US President Joe Biden (centre) takes part in the Asean-US Summit held online on October 26. Despite claims of supporting Asean centrality, the US and its allies’ actions have undermined regional security. Photo: AFP
Mark J. Valencia
Mark J. Valencia

South China Sea: Asean must stand up to the US and China to preserve its centrality

  • The primary players in the disputes around the South China Sea say they support Asean centrality, but their actions tell a different story
  • The US and its partners have asserted themselves in part because they felt Asean was ineffective in dealing with regional security issues

One of Asean’s core aspirations is centrality in security affairs in the region. There is a range of interpretations of what that means. A limited view is that it means the organisation is situated in and must remain at the core of Southeast Asian forums such as the Asean Regional Forum and the East Asia Summit.

But some in the Association of Southeast Asian Nations itself suggest it means it wants to play a central role in managing security issues in its region. Australia, China, Japan and the United States say they support Asean centrality, but their actions threaten to undermine it.
That was evident before and even during the recent Asean summits. The US and China used them to verbally attack each other and promote their own visions for the region that differ significantly from Asean’s.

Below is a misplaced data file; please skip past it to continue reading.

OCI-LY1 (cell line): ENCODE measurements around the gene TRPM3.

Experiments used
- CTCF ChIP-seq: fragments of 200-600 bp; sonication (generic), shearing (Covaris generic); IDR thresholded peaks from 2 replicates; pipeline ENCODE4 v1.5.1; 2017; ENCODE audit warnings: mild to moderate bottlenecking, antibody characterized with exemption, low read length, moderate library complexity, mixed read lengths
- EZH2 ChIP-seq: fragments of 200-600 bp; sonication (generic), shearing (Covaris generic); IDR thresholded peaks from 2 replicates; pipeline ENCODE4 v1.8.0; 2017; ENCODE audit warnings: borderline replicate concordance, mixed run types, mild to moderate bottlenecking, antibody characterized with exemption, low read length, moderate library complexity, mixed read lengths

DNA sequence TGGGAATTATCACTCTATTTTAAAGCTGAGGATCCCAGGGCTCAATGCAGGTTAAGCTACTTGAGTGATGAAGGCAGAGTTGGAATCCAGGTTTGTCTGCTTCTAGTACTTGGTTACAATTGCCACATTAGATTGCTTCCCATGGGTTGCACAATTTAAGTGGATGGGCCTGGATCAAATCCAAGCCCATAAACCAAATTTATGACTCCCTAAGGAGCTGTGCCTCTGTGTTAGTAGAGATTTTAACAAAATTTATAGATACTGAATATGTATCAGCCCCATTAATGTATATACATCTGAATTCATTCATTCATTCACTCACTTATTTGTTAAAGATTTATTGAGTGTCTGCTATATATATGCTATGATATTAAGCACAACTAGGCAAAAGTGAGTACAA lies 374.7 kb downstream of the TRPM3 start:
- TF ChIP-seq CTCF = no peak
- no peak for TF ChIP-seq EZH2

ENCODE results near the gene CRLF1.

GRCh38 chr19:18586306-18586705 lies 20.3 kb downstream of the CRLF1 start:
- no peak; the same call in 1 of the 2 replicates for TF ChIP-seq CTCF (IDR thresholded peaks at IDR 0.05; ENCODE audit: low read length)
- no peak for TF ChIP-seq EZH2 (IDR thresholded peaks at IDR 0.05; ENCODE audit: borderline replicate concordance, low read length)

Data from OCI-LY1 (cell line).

The outsiders hijacked the focus of the East Asia Summit with their contest for domination of the South China Sea and the region. In the run-up to the meetings, the US and China undertook duelling military exercises.

The US and its allies carried out major exercises in the Philippine Sea. Meanwhile, the Chinese and Russian navies carried out joint military exercises in areas bordering the South China Sea.
Beijing also undertook massive military air sorties through Taiwan’s air defence identification zone. During the meetings, a US carrier strike group held joint exercises with a Japanese helicopter carrier in the South China Sea.


Explained: the history of China’s territorial disputes

Explained: the history of China’s territorial disputes
US President Joe Biden told Asean that America was committed to Asean centrality, but US actions in the region tell another story. China also claims to support Asean centrality but then acts unilaterally in ways that undermine it.
Japanese Prime Minister Fumio Kishida and Australian Prime Minister Scott Morrison each affirmed their country’s support for Asean centrality. Morrison also told Asean that the Aukus agreement reinforces Canberra’s backing for an Asean-led regional architecture.
Not everyone in Asean was convinced, even US allies and partners. Singapore Foreign Minister Vivian Balakrishnan said it was reasonable for Southeast Asia to call for the US and China to manage their competition responsibly and for external powers to engage the region on “our own merits rather than be seen purely through the lens of the US-China competition”.

Nguyen Hung Son, vice-president of the Diplomatic Academy of Vietnam, said of Aukus that, “One should ask what is the relevance of the Asean and whether the centrality that Asean and its partners talk about is just lip service or it is something they really attend to.”